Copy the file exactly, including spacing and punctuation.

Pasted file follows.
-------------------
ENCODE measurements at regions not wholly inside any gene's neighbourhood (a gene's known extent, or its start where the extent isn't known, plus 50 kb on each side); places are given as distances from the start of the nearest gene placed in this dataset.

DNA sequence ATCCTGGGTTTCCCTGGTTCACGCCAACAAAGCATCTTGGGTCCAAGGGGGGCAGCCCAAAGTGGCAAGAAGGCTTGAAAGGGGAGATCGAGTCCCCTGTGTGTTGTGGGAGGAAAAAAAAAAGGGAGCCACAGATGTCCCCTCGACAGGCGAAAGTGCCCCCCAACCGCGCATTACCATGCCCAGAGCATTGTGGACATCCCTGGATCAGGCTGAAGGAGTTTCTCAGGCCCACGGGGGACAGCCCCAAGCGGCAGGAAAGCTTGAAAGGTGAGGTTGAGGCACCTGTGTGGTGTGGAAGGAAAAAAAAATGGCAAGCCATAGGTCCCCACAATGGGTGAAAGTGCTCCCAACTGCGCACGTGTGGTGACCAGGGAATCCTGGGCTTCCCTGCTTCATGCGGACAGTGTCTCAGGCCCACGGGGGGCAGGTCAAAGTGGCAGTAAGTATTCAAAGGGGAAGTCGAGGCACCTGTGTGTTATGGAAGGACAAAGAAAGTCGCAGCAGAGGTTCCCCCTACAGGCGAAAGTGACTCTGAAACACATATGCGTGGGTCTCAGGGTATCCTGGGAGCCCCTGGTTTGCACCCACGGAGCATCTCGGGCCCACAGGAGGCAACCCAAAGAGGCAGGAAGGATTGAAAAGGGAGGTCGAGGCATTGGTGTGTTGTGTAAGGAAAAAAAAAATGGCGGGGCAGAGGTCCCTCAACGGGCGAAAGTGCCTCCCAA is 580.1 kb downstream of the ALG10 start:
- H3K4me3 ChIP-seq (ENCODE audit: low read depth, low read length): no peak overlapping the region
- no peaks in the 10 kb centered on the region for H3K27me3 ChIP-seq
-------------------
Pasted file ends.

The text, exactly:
ENCODE measurements at regions not wholly inside any gene's neighbourhood (a gene's known extent, or its start where the extent isn't known, plus 50 kb on each side); places are given as distances from the start of the nearest gene placed in this dataset.

DNA sequence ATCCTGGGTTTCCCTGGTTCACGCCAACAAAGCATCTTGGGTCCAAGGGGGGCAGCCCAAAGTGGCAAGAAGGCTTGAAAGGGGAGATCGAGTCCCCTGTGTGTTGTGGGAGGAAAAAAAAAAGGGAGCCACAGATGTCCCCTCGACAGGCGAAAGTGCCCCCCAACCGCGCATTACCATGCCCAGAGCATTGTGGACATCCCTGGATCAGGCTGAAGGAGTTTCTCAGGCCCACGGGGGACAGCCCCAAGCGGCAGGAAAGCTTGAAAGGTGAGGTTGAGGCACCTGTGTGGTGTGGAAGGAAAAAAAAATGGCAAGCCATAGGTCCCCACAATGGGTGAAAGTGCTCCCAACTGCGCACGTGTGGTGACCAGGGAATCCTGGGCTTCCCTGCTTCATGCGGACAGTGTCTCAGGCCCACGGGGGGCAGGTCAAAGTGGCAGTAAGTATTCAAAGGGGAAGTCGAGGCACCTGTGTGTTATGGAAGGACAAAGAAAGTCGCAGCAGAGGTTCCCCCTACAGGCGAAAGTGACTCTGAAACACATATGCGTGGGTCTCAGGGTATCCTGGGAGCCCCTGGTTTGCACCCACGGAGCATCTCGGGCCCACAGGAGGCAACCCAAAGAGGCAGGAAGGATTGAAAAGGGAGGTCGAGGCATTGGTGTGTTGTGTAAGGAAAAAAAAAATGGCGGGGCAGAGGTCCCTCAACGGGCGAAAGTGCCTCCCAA is 580.1 kb downstream of the ALG10 start:
- H3K4me3 ChIP-seq (ENCODE audit: low read depth, low read length): no peak overlapping the region
- no peaks in the 10 kb centered on the region for H3K27me3 ChIP-seq